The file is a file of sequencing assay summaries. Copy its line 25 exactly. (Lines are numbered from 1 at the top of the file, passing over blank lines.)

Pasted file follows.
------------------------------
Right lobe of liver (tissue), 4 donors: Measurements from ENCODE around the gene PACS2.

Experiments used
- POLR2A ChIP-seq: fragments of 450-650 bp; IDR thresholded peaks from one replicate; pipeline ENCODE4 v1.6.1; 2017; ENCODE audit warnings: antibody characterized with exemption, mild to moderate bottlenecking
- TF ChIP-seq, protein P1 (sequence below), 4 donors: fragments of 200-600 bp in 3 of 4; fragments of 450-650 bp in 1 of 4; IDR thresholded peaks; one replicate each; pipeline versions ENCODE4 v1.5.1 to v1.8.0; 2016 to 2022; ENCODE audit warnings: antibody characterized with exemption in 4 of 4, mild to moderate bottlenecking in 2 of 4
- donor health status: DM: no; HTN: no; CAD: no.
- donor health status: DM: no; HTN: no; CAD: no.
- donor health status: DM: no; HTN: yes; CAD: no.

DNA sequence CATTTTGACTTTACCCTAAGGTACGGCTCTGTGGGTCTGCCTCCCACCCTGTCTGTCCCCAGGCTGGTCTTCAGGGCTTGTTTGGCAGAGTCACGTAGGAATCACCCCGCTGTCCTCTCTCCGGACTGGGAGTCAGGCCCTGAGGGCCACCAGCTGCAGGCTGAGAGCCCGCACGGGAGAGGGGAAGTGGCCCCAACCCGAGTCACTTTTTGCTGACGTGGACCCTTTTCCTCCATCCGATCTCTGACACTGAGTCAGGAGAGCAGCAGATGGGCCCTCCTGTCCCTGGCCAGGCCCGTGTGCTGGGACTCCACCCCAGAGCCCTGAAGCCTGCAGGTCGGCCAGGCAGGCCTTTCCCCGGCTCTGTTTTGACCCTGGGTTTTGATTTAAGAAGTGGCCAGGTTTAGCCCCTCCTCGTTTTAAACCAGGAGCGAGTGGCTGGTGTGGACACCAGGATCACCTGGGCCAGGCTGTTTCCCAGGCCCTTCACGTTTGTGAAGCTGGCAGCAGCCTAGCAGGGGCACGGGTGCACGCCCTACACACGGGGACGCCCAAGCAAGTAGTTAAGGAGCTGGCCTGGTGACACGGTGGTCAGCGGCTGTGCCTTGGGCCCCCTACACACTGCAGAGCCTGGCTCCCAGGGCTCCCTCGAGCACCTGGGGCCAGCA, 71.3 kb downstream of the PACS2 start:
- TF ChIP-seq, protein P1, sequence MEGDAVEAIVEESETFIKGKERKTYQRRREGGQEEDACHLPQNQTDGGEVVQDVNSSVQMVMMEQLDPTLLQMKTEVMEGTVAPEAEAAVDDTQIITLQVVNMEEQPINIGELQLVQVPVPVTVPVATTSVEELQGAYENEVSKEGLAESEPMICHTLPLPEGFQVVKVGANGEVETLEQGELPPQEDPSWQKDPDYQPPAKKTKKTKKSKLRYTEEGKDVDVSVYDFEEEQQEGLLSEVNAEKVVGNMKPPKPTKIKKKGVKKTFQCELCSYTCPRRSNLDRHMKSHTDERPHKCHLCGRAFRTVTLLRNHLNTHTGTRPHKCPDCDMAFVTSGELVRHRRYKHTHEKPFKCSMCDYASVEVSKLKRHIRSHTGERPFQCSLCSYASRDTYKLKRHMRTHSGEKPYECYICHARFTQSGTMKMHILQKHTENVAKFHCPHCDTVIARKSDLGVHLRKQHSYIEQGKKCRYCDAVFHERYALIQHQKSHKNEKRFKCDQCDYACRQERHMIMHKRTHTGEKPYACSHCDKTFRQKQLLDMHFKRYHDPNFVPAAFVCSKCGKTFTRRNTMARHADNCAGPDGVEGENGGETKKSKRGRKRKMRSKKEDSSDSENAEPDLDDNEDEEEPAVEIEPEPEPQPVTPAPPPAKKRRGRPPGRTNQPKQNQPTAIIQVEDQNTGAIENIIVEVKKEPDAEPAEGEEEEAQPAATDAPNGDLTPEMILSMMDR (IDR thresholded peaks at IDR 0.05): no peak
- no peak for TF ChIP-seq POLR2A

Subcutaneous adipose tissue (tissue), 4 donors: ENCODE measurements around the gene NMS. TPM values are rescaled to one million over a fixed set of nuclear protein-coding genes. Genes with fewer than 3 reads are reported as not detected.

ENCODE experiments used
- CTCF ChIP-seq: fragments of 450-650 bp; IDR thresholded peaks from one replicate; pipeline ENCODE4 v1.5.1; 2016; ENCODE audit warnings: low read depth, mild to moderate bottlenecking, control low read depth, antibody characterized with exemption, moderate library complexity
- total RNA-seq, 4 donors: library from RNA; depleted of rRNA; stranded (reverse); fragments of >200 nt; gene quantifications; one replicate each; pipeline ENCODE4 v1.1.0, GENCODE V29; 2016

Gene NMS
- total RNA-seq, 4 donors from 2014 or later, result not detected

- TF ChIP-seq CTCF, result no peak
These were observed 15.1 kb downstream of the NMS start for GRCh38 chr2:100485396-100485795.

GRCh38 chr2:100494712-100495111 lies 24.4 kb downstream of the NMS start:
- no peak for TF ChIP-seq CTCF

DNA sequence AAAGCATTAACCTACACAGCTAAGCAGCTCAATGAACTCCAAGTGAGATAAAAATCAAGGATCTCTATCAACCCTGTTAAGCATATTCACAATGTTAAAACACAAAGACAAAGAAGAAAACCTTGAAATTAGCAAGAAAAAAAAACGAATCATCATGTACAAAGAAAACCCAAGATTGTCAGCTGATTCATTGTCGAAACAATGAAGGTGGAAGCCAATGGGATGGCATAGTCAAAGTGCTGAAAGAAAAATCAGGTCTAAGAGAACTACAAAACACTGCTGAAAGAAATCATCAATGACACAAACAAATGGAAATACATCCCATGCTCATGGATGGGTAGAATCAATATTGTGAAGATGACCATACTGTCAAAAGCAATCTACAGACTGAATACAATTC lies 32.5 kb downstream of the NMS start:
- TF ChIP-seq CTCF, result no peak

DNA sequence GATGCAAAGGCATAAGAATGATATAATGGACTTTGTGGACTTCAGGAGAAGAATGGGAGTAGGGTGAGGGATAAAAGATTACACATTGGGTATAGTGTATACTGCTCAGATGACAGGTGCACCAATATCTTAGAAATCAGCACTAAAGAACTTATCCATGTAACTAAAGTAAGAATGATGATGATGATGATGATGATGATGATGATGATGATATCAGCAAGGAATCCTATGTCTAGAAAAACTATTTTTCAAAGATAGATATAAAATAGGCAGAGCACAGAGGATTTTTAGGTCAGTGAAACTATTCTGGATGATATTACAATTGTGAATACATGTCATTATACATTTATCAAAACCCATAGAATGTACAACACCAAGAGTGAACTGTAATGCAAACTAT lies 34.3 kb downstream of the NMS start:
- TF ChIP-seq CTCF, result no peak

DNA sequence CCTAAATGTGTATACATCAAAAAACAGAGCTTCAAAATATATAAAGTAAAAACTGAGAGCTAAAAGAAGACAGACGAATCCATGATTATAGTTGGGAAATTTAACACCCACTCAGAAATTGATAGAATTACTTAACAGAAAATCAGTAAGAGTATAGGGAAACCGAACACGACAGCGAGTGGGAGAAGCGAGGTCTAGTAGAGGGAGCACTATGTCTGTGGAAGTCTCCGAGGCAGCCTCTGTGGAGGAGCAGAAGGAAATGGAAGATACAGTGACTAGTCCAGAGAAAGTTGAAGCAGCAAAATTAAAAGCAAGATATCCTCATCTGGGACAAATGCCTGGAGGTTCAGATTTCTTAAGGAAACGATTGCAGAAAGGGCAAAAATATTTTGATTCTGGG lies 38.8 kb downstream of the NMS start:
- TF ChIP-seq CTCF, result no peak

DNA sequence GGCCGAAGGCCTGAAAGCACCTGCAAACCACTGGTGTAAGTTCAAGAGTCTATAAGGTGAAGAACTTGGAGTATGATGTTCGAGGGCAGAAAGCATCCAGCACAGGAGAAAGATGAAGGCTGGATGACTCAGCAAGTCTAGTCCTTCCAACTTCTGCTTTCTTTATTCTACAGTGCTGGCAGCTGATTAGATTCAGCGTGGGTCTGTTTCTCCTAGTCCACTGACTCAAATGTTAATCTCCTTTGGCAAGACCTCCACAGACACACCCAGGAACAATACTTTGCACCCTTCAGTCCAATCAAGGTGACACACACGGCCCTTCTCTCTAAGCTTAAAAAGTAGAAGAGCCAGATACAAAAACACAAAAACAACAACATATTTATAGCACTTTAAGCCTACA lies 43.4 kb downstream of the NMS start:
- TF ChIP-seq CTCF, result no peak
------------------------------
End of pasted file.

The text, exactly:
DNA sequence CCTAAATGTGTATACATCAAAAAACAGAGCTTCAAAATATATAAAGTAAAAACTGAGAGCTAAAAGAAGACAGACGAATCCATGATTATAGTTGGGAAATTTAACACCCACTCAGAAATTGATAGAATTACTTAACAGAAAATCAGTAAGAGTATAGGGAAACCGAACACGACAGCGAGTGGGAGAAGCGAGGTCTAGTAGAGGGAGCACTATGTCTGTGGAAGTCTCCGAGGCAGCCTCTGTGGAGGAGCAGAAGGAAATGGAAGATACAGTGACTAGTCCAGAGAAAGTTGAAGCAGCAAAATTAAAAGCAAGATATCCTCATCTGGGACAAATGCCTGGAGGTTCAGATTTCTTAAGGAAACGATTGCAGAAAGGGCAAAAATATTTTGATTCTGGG lies 38.8 kb downstream of the NMS start: